Four years later, Steele find­ing own path within the GOP

The Washington Times Weekly - - Politics -

Four years ago, a charis­matic black politi­cian called a “rock star” by some moved a par­ti­san crowd to its feet with rhetoric fo­cused on the strengths of his po­lit­i­cal party — but it wasn’t Barack Obama.

In fact, then-Mary­land Lt. Gov. Michael S. Steele was con­sid­ered the anti-Obama for the Repub­li­can Party. His key­note ad­dress at the 2004 Repub­li­can Na­tional Con­ven­tion in New York City was seen as the party’s an­swer to the soar­ing re­marks made roughly a month be­fore at the Demo­cratic con­ven­tion by Mr. Obama, then an Illi­nois state se­na­tor and can­di­date for U.S. Se­nate.

But bring up the Steele-asObama an­ti­dote to­day, and Mr. Steele bris­tles, al­beit po­litely.

The 49-year-old notes that he had been in of­fice “long be­fore Obama showed up” and any por­trayal of him as “the an­swer” to the Illi­nois se­na­tor was a me­dia fabri­ca­tion.

“The re­al­ity of it is that be­cause I wore our la­bel, I was less rel­e­vant and less im­por­tant to the po­lit­i­cal story, that those as we’ve seen have tried to write with Barack Obama,” Mr. Steele told The Wash­ing­ton Times. “So what? I don’t care. I’m do­ing my thing, I’m try­ing to build our party, I’m try­ing to strengthen our brand with the Amer­i­can peo­ple.”

The two men’s po­lit­i­cal ca­reers have since taken dif­fer­ent tra­jec­to­ries in the pub­lic eye. Mr. Obama eas­ily won his U.S. Se­nate bid and has gar­nered enor­mous amounts of at­ten­tion as he pre­pared to ac­cept the Demo­cratic nom­i­na­tion for pres­i­dent last month.

Mr. Steele, mean­while, lost his 2006 run for a Se­nate seat from Mary­land — an elec­tion marred by ac­cu­sa­tions that sup­port­ers of Mr. Steele and then-Gov. Robert L. Ehrlich en­gaged in mis­lead­ing cam­paign tac­tics that in­cluded re­leas­ing fliers falsely show­ing the two were en­dorsed by black Democrats in the state.

David Paul­son, a spokesman for the Mary­land Demo­cratic Party, said the tac­tics have “dam­aged” Mr. Steele’s rep­u­ta­tion.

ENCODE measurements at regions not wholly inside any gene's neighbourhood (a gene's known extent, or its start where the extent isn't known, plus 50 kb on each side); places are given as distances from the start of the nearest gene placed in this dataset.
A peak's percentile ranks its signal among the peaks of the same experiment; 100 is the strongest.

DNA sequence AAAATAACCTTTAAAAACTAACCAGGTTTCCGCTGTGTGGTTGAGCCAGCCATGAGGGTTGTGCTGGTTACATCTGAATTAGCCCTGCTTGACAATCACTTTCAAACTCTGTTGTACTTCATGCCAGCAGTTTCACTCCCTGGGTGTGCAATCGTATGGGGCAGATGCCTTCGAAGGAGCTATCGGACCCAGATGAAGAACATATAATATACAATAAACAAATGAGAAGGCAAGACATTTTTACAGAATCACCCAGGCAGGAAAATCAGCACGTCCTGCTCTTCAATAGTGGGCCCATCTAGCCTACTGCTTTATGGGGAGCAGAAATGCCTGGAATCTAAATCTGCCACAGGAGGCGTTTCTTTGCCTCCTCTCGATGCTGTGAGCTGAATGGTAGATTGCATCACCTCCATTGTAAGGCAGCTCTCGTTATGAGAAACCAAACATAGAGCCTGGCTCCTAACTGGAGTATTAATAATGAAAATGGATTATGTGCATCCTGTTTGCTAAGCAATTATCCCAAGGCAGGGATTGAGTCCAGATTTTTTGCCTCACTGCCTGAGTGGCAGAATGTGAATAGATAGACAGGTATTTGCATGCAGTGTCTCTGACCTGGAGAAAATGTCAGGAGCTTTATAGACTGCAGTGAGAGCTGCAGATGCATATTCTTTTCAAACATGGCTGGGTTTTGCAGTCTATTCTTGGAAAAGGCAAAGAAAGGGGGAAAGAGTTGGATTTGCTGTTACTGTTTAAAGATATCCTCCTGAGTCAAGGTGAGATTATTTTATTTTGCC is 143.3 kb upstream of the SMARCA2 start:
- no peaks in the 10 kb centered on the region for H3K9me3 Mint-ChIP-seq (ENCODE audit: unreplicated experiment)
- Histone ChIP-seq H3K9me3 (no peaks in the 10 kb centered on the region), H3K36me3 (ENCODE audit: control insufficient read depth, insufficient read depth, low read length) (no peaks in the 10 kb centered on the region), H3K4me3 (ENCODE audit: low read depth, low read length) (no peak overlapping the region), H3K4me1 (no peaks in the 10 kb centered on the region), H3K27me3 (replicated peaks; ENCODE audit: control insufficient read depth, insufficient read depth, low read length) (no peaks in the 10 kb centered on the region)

“That is not to say that in the right cir­cum­stance he could not find po­lit­i­cal rel­e­vance in a lesser role,” Mr. Paul­son said. “But I don’t think again, given his own per­for­mance and his own ac­tions, that what was done in 2006 will be long for­got­ten, and that doesn’t por­tend well for his fu­ture in Mary­land.”

Mr. Steele serves as ex­ec­u­tive di­rec­tor of GOPAC, the po­lit­i­cal action com­mit­tee that helped cre­ate the “Repub­li­can Revo­lu­tion” of the mid1990s.

In 2004, his speech fo­cused on em­pow­er­ing Amer­i­cans to cre­ate a “legacy of wealth.” Mr. Steele’s step­fa­ther was a limou­sine driver, and his mother was a laun­dress.

“We want to give them a stake in the Amer­i­can dream; we want to give them a stake in their com­mu­ni­ties,” Mr. Steele said. “That means we don’t want to take more out of your pocket, we want to find creative ways to put more into your pocket.”

This time around, he said be­fore his Sept. 3 speech to the con­ven­tion, he ex­pected to fo­cus on the dif­fer­ence be­tween Mr. Obama’s mes­sage of change, and real re­form — some­thing he says Repub­li­cans have his­tor­i­cally helped achieve and that Sen. John McCain, the party’s pre­sump­tive pres­i­den­tial nom­i­nee, is well-suited to bring about.

“I think it’s go­ing to be an op­por­tu­nity to kind of re­mind our­selves [. . . ] that we have a lot to talk about and a lot to share with the Amer­i­can peo­ple in terms of what a dif­fer­ence our lead­er­ship makes,” Mr. Steele said.

He said the coun­try’s cur­rent cli­mate stresses the need for him to de­liver a “more pow­er­ful” and “stronger” mes­sage than he did in 2004.

He de­rided Mr. Obama’s plans for the pres­i­dency as a blue­print to cre­ate a “nanny state” with too much gov­ern­ment in­volve­ment and said Repub­li­cans and Mr. McCain, in­stead, would like to see a greater en­vi­ron­ment for “free mar­kets and en­trepreneurism,” high­lighted by lim­ited gov­ern­ment in­ter­fer­ence.

“It does make a dif­fer­ence that an African-Amer­i­can is a Demo­cratic nom­i­nee, par­tic­u­larly one that has such think­ings as Barack does,” Mr. Steele said. “It of­fers up a very stark con­trast [of] the lead­er­ship styles and the di­rec­tion into which th­ese two may want to take the na­tion.”

As for his fu­ture, Mr. Steele — a de­vout Catholic who once stud­ied to be­come a priest — said he does hope to re­turn to a life of “pub­lic ser­vice” and run for of­fice again. He said he plans to eval­u­ate his op­tions closer to 2010.

“When the time is right and the op­por­tu­nity presents it­self, we’ll take a closer look and see what we have to of­fer the peo­ple of Mary­land,” he said. “And if they like it and think it’s in their in­ter­est, then hope­fully they’ll sup­port me.”

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